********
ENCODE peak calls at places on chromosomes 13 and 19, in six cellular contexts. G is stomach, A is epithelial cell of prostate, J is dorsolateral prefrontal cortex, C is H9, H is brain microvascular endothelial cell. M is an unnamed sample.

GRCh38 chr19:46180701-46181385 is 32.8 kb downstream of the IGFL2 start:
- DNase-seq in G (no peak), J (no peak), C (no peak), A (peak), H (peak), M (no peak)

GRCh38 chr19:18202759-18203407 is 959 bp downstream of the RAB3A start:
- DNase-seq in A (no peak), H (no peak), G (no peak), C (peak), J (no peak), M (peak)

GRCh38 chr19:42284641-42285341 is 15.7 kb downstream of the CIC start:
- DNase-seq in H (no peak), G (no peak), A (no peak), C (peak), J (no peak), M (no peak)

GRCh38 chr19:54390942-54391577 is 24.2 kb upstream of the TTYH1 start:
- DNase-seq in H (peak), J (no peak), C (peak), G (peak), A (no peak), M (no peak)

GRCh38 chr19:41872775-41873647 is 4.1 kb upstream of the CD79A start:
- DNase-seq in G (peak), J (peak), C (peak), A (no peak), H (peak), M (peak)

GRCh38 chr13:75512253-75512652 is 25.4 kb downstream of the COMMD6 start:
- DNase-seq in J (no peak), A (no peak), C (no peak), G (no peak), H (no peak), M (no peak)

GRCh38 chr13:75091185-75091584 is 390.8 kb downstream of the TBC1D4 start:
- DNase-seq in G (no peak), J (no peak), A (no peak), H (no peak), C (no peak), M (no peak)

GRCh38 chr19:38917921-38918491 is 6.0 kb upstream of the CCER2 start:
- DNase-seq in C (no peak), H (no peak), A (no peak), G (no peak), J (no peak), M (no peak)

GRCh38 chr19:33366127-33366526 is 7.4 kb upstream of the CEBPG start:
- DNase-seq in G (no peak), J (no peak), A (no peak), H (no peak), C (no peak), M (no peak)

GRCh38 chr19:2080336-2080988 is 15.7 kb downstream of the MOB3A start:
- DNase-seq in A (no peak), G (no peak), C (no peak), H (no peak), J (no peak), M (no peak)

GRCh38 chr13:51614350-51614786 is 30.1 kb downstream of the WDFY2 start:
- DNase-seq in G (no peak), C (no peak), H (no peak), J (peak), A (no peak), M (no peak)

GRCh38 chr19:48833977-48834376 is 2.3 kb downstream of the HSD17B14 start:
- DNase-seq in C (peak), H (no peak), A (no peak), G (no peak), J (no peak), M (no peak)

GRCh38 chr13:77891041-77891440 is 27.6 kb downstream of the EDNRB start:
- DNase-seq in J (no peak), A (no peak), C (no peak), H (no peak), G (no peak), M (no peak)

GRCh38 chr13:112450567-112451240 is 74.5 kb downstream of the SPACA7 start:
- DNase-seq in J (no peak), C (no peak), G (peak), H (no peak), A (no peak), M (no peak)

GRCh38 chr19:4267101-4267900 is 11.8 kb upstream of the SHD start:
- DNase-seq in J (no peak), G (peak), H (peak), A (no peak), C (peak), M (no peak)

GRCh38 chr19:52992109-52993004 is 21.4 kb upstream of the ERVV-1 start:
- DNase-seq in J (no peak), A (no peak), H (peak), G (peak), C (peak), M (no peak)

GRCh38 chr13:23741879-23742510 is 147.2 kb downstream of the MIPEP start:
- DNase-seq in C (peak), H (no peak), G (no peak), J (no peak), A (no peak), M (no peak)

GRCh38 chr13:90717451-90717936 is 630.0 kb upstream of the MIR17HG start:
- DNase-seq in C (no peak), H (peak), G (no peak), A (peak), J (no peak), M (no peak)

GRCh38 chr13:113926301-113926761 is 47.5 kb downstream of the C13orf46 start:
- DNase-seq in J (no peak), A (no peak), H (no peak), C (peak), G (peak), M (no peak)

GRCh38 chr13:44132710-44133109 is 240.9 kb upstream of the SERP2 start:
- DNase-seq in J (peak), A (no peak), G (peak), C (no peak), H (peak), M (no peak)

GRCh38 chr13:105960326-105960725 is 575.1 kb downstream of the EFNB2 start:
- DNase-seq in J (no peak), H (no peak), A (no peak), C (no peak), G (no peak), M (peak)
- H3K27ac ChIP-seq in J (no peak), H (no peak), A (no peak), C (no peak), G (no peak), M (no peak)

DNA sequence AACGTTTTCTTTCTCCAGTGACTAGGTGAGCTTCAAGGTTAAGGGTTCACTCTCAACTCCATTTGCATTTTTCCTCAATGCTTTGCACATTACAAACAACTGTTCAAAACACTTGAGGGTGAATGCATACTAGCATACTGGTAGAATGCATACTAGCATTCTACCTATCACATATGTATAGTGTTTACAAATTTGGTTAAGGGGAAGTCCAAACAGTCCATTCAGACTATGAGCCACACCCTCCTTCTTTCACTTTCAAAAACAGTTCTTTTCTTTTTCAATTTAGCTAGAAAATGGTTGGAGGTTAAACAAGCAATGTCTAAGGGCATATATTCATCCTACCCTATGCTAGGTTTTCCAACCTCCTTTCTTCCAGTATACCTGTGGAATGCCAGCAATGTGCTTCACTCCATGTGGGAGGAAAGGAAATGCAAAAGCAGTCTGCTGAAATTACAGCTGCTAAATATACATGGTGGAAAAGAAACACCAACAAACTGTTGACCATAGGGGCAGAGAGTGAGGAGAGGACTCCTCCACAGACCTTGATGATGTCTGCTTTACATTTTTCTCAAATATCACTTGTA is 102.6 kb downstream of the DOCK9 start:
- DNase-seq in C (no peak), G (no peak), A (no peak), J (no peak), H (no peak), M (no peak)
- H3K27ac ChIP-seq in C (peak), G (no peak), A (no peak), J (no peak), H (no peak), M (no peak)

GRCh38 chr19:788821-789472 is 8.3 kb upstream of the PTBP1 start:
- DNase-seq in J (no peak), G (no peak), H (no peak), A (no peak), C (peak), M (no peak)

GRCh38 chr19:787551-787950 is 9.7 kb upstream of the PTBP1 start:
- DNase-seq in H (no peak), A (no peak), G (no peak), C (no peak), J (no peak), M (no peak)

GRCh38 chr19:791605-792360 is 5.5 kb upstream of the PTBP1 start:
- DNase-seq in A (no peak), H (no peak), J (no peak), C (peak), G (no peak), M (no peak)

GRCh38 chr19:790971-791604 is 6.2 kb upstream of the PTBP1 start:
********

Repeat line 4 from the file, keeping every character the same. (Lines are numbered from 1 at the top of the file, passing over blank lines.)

GRCh38 chr19:18202759-18203407 is 959 bp downstream of the RAB3A start: